Der Sieg des Glaubens (English: The Victory of Faith, Victory of Faith, or Victory of the Faith) (1933) is the first propaganda film directed by Leni Riefenstahl. Her film recounts the ...
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Filming of the performance show the Deutsche Wehrmacht (German Army) made during the Reichsparteitag of the NSDAP in Nurnberg 1935. Showing the readiness and the will of the newly build ... See full summary »
This Nazi propaganda film purports to show the story of a Nazi Storm Trooper named Horst Wessel--here called "Hans Westmar"--who took part in street brawls and assassinations in Berlin in ... See full summary »
Duke Karl Alexander of Württemberg begins his reign promising to rule with loyalty and honesty, but the treasurer Süß Oppenheimer corrupts him, causing the citizens to complain and pushing Württemberg to the brink of civil war.
The Jews of Poland (invaded by Germany in 1939) are depicted as filthy, evil, corrupt, and intent on world domination. Street scenes are shown prejudicially, along with clips from Jewish ... See full summary »
Documentary tracing the history of the Jewish people from the destruction of the temple in AD 70 to the modern-day nation of Israel. Through scriptural and historical evidence, DNA, ... See full summary »
A documentary that tells the tale that the victors still do not want you to know. Learn the terrible truth about the rape, torture, slavery, and mass murder inflicted upon the German people by the Allied victors of World Word II.
Adolf Hitler, born in Braunau, one man who will change the history of the world forever. It follows his childhood to the death of his mother and his broken ambition to become an artist, ... See full summary »
Der Sieg des Glaubens (English: The Victory of Faith, Victory of Faith, or Victory of the Faith) (1933) is the first propaganda film directed by Leni Riefenstahl. Her film recounts the Fifth Party Rally of the Nazi Party, which occurred in Nuremberg from 30 August to 3 September 1933. The film is of great historic interest because it shows Adolf Hitler and Ernst Röhm on close and intimate terms, before Röhm was shot on the orders of Hitler on the Night of the Long Knives in July 1934. All known copies of the film were destroyed on Hitler's orders, and it was considered lost until a copy turned up in the 1990s in the United KingdomWritten by
Director Leni Riefenstahl was visiting Great Britian in April 1934, to speak at major universities to discuss her documentary film techniques. It is during this visit that at least one copy of this film is known to have been duplicated. It was found after being in storage for over 60 years, and is the only known surviving print. The opening credits appear to have been shot off of a screen projection, but the remainder of the footage appears to be a direct copy of a print. See more »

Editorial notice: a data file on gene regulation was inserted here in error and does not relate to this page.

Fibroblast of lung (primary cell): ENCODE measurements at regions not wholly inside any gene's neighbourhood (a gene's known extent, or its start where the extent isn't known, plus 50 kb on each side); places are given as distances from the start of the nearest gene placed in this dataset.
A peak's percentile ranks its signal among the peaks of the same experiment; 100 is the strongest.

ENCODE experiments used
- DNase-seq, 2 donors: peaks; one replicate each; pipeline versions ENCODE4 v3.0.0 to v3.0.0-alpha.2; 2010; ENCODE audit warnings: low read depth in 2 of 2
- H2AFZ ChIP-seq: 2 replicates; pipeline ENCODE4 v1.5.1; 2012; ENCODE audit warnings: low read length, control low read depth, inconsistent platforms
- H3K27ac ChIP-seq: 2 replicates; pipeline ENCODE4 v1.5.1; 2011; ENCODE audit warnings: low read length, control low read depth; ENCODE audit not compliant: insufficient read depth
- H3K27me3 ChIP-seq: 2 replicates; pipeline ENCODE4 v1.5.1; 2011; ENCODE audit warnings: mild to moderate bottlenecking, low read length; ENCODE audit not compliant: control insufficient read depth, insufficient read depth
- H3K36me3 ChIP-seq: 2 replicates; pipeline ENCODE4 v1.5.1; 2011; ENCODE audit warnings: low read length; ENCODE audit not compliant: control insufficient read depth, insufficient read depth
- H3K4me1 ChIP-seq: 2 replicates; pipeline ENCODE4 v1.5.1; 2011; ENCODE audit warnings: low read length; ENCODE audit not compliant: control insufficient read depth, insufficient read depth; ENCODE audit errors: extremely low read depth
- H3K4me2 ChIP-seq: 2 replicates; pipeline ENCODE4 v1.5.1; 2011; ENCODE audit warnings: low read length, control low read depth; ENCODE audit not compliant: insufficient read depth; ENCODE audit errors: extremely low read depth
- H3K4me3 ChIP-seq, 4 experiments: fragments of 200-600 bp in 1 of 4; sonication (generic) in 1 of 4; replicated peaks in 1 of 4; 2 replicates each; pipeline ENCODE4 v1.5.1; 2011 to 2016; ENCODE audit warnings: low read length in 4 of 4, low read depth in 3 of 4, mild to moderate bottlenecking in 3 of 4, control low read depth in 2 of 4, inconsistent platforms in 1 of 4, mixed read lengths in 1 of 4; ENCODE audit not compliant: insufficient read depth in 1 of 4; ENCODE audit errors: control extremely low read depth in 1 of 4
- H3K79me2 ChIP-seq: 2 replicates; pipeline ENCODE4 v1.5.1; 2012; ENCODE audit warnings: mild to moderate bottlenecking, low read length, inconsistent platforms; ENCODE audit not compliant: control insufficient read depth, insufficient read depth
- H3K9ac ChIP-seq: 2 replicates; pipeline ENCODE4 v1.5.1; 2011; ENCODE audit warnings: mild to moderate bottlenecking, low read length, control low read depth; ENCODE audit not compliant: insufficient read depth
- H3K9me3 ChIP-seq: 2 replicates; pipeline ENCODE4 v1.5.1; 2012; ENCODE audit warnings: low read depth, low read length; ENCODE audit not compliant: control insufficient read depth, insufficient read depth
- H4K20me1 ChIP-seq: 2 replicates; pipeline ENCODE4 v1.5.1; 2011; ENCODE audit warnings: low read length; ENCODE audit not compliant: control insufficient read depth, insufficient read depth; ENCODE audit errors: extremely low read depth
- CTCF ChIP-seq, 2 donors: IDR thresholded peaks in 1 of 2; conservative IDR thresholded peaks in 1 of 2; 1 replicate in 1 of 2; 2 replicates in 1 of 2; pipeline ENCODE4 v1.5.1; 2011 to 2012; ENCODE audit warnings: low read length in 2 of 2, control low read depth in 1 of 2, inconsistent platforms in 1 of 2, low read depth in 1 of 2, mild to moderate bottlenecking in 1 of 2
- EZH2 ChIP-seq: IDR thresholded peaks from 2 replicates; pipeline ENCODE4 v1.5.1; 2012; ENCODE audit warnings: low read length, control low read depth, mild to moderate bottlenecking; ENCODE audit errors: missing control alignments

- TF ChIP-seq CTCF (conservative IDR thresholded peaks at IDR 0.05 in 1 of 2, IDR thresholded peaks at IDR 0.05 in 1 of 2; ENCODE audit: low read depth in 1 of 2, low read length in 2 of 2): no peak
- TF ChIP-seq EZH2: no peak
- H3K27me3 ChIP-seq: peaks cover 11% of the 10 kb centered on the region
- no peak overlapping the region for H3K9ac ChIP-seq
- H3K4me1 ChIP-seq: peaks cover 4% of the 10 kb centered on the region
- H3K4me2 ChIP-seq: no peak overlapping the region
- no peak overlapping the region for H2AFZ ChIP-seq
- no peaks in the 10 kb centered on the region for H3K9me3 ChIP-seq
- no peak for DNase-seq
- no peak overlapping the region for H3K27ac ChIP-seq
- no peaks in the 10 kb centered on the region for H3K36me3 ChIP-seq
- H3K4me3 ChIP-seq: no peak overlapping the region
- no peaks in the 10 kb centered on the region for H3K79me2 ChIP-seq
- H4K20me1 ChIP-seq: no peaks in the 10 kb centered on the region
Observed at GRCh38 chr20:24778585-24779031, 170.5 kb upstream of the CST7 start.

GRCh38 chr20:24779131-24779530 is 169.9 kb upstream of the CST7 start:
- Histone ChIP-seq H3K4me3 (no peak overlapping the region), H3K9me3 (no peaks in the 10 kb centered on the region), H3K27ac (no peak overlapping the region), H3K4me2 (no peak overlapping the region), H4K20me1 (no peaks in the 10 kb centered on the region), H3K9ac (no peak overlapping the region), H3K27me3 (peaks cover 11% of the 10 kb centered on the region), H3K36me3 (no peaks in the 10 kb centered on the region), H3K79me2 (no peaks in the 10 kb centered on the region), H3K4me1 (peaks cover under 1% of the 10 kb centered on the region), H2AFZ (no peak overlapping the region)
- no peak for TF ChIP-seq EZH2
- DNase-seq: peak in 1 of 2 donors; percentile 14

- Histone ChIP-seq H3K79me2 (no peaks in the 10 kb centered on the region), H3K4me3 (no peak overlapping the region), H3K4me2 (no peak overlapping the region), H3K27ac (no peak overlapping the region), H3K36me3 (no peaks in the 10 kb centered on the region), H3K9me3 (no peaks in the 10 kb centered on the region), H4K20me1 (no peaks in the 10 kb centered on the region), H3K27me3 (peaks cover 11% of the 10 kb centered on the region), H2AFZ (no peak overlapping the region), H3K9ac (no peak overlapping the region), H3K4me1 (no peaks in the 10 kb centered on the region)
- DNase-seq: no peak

One gets a sense of déjà vu all the way through this trial run for 'Triumph des Willens', as so many of its images were deliberately recreated by Leni Riefenstahl a year later for the more famous film, which also reuses Herbert Windt's music; although sadly there is no zeppelin in 'Triumph des Willens'.
In addition to being almost exactly half the running time of the interminable 'Triumph', it's the mismatches and the occasional moments of spontaneity that makes 'Der Sieg des Glaubens' the more endurable of the two films. The presence throughout of Ernst Röhm is naturally the most remarkable feature; usually at Hitler's side but otherwise not unduly prominent (the film overall contains mercifully far less speeches - and marching - although there do seem to be more rather more shots of Goebbels this time round). After years of being accustomed to seeing the aerial view of the threesome of Hitler, Himmler and Lutze (Röhm's tame replacement as head of the SA) approaching the Ehrenhalle in 'Triumph', the sight of just Hitler and Röhm giving the salute comes as a jolt. The presence of Vice-Chancellor Papen (soon to be sidelined by the Führer until collared by the Allies in 1945 and brought back to Nuremberg as one of the defendants) reminds us that this is still very early days for the New Order, and Riefenstahl occasionally cuts to a suitably overwhelmed looking Italian delegation.
Two amusing moments depicting the Führer caught slightly off-guard are early on when he immediately thrusts a bouquet of flowers two little girls have just presented to him in Rudolf Hess's direction; and the unaccustomed slouching posture he adopts while the leader of the Hitler Youth, Baldur von Schirach, attempts to quieten them down so that he can begin his address.
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